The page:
BURLESTONE (BORLESTON), William (d.1406), of Harberton, Devon.
Available from Boydell and Brewer
Family and Education
m. by 1387, Elizabeth, 2s. 1da.
Steward of the Devonshire estates of John, earl of Huntingdon, c.1394-d.1
J.p. Devon 18 June 1394-Feb. 1400, 22 Feb. 1405-d.
Escheator, Devon and Cornw. 24 Nov. 1394-18 Nov. 1395.
Commr. of oyer and terminer, Devon July 1396, Dec. 1397, Sept. 1401, Sept. 1402, Feb. 1403, Dec. 1404; inquiry, Devon, Cornw. Mar. 1397 (concealments), Apr. 1398 (piracy), Mar. 1401 (ownership of lands in Harberton), July 1401 (concealment of alnage), May 1402 (conspiracies), Mar. 1403 (concealment of the possessions of John, late earl of Huntingdon), Aug. 1404 (prisoners taken at Black Pool, Devon); assize, Devon Nov. 1398; gaol delivery, Exeter July 1399; array, Devon Aug. 1403.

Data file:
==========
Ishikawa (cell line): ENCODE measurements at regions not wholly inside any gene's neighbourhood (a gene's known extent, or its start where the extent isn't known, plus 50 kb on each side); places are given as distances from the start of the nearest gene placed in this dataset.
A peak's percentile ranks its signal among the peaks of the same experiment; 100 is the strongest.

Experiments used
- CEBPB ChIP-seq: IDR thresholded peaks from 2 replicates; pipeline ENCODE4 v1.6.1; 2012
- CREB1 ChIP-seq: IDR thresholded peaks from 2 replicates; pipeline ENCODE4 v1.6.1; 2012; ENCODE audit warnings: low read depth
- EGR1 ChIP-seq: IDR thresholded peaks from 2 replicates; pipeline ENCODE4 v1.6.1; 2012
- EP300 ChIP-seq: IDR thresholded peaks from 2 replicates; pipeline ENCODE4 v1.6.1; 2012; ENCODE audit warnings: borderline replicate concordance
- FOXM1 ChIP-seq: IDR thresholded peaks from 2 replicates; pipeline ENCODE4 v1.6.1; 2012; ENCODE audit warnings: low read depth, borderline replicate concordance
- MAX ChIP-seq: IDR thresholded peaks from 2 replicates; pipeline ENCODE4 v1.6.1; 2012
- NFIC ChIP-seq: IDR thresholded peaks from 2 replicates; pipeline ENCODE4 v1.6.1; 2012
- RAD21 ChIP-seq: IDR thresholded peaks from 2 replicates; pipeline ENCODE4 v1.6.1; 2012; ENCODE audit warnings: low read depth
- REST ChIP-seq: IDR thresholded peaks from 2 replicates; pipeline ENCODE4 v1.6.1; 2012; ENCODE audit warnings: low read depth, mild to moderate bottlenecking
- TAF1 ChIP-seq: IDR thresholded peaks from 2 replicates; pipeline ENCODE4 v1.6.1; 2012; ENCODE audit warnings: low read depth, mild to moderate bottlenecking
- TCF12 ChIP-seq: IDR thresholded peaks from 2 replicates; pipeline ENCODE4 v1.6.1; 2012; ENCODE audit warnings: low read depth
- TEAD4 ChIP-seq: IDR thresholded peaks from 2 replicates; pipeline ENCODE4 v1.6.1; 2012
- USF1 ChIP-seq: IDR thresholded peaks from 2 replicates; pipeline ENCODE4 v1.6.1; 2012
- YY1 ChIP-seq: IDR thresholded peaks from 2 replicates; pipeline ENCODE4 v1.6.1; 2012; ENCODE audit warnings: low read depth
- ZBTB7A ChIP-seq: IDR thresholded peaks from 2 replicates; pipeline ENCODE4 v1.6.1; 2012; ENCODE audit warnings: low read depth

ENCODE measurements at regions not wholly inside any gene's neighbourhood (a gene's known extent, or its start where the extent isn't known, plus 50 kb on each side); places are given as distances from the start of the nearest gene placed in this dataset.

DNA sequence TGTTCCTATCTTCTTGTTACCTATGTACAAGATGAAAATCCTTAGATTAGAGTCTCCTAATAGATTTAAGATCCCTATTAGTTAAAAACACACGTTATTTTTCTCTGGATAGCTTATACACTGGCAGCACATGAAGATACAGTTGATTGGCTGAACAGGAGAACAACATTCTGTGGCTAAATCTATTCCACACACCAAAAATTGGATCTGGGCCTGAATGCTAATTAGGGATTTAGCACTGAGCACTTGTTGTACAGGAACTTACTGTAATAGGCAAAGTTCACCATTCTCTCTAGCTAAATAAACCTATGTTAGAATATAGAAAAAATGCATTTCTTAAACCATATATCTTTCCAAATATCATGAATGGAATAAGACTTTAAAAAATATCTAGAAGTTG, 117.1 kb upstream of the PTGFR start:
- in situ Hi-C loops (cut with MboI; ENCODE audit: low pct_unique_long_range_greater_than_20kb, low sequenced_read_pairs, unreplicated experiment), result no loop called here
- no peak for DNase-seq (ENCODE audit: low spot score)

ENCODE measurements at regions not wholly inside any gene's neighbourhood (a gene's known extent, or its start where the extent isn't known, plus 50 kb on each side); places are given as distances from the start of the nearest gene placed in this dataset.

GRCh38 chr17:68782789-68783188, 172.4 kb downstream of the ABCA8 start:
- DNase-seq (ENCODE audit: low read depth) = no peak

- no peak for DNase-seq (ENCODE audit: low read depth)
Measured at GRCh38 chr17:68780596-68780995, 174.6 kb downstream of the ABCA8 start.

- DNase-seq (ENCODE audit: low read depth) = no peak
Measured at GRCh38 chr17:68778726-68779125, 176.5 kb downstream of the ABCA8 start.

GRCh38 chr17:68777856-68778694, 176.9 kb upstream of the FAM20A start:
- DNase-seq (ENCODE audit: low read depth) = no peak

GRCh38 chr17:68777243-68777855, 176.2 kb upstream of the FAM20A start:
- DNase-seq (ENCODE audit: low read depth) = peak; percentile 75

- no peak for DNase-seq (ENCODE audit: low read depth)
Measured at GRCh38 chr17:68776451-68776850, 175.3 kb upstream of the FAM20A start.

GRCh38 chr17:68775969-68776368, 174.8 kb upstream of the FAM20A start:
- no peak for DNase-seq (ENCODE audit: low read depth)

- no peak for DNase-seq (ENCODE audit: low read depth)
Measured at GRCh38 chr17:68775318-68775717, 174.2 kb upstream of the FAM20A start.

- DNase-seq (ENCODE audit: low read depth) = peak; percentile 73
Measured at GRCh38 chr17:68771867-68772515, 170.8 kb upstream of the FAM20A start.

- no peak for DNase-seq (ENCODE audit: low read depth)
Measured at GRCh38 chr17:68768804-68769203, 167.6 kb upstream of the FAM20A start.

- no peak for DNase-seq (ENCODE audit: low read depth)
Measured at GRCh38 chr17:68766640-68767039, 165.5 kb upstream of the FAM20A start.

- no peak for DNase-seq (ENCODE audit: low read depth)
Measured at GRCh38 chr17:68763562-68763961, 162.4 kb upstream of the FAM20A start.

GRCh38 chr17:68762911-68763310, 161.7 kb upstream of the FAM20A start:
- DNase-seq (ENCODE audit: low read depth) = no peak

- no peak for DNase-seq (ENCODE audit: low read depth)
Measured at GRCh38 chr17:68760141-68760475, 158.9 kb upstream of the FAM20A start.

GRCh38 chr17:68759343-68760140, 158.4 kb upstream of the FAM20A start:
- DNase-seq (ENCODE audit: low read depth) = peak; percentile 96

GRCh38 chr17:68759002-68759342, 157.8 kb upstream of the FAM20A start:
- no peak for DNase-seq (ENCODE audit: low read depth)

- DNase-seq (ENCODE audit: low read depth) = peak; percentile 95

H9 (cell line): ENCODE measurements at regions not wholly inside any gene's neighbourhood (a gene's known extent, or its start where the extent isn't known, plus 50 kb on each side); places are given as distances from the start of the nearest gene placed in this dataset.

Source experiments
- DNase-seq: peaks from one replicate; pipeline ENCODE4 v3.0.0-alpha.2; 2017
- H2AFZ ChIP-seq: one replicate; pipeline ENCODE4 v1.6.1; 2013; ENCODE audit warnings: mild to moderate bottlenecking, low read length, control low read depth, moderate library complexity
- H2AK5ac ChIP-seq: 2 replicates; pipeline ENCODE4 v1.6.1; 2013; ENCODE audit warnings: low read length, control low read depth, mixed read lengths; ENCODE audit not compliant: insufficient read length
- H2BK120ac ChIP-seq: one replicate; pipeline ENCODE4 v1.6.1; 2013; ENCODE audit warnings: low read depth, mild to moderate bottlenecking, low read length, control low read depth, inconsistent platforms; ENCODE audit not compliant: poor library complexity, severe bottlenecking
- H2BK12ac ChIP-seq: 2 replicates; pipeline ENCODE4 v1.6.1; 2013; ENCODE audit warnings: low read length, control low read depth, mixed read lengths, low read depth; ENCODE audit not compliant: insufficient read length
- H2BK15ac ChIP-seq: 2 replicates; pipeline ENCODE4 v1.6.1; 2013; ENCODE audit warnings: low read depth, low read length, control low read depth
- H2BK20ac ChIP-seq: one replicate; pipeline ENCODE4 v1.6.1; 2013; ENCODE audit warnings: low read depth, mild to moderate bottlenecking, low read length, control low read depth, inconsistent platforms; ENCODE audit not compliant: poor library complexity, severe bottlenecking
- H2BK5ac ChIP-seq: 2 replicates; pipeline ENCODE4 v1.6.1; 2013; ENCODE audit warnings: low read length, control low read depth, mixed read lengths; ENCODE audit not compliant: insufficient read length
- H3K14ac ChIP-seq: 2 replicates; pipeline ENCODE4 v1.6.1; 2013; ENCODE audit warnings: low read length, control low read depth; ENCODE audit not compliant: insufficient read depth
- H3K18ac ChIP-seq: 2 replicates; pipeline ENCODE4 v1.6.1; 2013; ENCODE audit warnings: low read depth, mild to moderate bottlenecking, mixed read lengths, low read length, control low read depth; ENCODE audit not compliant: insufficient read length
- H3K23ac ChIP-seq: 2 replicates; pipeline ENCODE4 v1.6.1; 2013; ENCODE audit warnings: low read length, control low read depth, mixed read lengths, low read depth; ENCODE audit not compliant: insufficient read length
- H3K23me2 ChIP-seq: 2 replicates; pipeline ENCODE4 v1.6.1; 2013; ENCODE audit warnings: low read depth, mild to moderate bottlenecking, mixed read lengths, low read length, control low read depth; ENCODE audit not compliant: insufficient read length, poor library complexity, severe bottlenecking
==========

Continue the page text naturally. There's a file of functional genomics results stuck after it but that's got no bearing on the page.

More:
Tax controller, Devon Mar. 1404.
Nothing has been discovered about Burlestone’s parents and antecedents, but it seems clear that he owed his acquisition of substantial estates in Devon to his own abilities as a lawyer and to his marriage, rather than to inheritance. In the course of his career he obtained various small parcels of land in south Devon, at ‘Bisshopslegh’ (for which he did homage to Bishop Stafford in London in 1396), ‘Southlegh’, Blackawton, North Allington, Wooley in Bovey Tracey and Burlestone, although he mainly lived on the manor of ‘Hingston’ in Harberton, about two miles from Totnes.2 Altogether his holdings were worth some £13 a year.